THINKING JAZZ: To paraphrase Garrison Keillor, it’s been a fairly quiet season for jazz in UCSB’s Arts & Lectures program, compared to the usual high standards. Last fall’s presentation of wannabe-jazz-flavored pop singers Steve Tyrell and Queen Latifah hardly satisfied any jazz fan’s needs, and Herbie Hancock’s concert was disappointingly glib and commercial, in contrast to his several more venturesome previous shows in Santa Barbara. The Monterey Jazz Festival 50th anniversary project aggregated fine jazz players, but it is still just a loose all-star road show at this point.

Bobby McFerrin

All that, however, promises to change next Tuesday at the Granada, when the stars align, and this grand new venue will be made safe for the jazz muse. For the maiden voyage of jazz at the Granada, Arts & Lectures is hosting a tour stop by the poetic power trio of Bobby McFerrin, Chick Corea, and Jack DeJohnette, vocalist, pianist and drummer extraordinaire. Each is a consummate and restlessly creative musician at the top of his respective game, and they are coming together as a trio for the first time. The concert should be one of the greatest Santa Barbara jazz shows of the year, and it couldn’t happen in a nicer room.

Chick Corea

Granada memories take some of us back to the mid 1970s, when Chick Corea’s electrified Return to Forever performed in the theater at a time-before it was chopped up into a multiplex cinema-when the Granada hosted many major pop and jazz concerts. (That incarnation of Return to Forever is slated for a reunion tour soon, after 25 years apart).

Bobby McFerrin has often performed impressively in town, most recently in a striking all-improvised concert with his group Voicestra last season at Campbell Hall. Drumming legend Jack DeJohnette, whose myriad interests include the Keith Jarrett Trio, Trio Beyond, and other projects for his Golden Beams label, has played less frequently in Santa Barbara. But fans of the glorious, sadly short-lived Jazz Hall on Victoria Street may remember his mid -’90s appearance there with his Oneness band.

Jack DeJohnette

What the trio creates as a collective will be something else entirely. Warning: These guys will be making it up as they go along. Improvisation is their agenda, pure and simple. In jazz, gatherings of various musicians can result in fresh and inviting new musical equations-assuming they all have something to say, interactively. McFerrin, Corea, and DeJohnette, who have already played with each other in different settings, share a free and flexible approach to music-making and virtuoso chops-but one they never feel obliged to unleash for grandstanding’s sake. They also stake deep claims in improvisation, but can keep things engaging and melodic without resorting to abstraction. To wit, they appeal to head and heart, with detours to the funny bone (especially from McFerrin’s corner).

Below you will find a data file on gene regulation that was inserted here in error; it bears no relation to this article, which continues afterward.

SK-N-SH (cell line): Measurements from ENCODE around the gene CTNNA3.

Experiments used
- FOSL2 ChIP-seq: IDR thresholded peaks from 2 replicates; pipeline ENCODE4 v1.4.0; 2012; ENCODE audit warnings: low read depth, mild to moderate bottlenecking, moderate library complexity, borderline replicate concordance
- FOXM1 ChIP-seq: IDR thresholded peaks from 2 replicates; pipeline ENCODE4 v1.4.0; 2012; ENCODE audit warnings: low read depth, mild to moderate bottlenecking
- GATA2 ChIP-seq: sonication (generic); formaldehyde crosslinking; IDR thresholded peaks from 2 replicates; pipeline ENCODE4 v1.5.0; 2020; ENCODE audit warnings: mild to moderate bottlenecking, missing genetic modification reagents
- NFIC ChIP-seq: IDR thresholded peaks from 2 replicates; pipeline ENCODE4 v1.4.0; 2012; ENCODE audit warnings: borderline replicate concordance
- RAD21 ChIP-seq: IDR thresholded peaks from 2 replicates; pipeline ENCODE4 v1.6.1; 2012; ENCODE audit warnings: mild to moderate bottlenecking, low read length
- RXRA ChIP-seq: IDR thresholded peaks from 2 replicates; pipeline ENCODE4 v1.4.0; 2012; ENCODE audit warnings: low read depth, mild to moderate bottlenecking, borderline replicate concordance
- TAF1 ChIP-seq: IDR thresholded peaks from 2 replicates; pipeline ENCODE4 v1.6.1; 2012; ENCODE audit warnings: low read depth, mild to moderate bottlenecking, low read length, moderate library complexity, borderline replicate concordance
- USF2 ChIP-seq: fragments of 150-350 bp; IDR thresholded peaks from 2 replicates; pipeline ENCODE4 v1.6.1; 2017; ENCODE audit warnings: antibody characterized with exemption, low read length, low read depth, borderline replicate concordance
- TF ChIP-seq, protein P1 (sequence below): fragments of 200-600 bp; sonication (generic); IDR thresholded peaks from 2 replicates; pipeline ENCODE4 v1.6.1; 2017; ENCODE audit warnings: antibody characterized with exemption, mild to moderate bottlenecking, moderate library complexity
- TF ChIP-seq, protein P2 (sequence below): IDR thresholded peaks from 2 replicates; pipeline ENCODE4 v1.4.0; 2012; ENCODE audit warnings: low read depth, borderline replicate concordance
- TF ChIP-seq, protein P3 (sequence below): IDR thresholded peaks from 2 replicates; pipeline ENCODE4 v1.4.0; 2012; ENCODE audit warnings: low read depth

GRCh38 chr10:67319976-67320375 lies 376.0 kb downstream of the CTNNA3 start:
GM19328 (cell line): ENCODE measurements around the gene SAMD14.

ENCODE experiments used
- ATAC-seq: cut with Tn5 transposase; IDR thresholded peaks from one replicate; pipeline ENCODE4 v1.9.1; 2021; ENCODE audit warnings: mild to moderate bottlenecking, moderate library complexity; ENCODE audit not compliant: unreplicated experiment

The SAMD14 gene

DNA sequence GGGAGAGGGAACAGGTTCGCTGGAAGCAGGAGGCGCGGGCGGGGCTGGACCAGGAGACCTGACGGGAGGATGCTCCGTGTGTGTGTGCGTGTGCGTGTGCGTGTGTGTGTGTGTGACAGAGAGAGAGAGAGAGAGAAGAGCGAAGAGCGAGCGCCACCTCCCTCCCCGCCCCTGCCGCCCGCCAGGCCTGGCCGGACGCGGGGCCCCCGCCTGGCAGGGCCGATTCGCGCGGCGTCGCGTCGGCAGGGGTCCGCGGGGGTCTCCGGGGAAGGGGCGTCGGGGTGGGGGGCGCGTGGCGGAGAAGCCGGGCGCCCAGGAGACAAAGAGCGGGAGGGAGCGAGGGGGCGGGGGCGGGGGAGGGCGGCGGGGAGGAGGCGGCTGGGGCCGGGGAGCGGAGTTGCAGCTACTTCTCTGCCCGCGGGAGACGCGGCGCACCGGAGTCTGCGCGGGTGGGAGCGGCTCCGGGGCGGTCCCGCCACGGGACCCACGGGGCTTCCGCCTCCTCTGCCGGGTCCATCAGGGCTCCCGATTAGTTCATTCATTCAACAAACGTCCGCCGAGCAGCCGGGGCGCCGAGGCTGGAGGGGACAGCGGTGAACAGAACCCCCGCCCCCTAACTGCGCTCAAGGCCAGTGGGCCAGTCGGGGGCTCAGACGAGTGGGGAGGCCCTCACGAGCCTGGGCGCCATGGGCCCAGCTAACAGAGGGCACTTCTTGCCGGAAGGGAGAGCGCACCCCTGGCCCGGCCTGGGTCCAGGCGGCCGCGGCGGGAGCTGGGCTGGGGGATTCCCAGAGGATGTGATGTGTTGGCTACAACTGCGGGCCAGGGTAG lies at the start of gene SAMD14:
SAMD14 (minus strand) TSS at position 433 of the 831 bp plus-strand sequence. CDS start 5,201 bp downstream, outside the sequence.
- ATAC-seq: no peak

FRINGE PRODUCT: At a time when the business side of jazz is trying to find its bearings and fretting over its future, pianist Brad Mehldau is one of the few pillars of the medium. He’s a mid-career great, going about his profound business, all the while validating the music as the Great American Art Form. And for Mehldau, that means taking the time-honored context of the jazz piano trio, digging in, and also stretching out within that form. He does so with becalmed bravura on his latest album, Brad Mehldau Trio Live (Nonesuch), recorded in the subterranean jazz temple of the Village Vanguard. In taut and artful cahoots with bassist Larry Grenadier and drummer Jeff Ballard, Mehldau surveys his usual musical topography over the course of a wholly satisfying two-disc set. He nods to more or less contemporary pop with expansive versions of Oasis’s “Wonderwall” and that awesome Soundgarden standard “Black Hole Sun,” rendered into an epic 23-minute journey. But he also shows what he knows and is curious about on “More Than You Know,” “The Very Thought of You,” and Coltrane’s “Countdown.” Jazz, 21st century-style, doesn’t get much better than this


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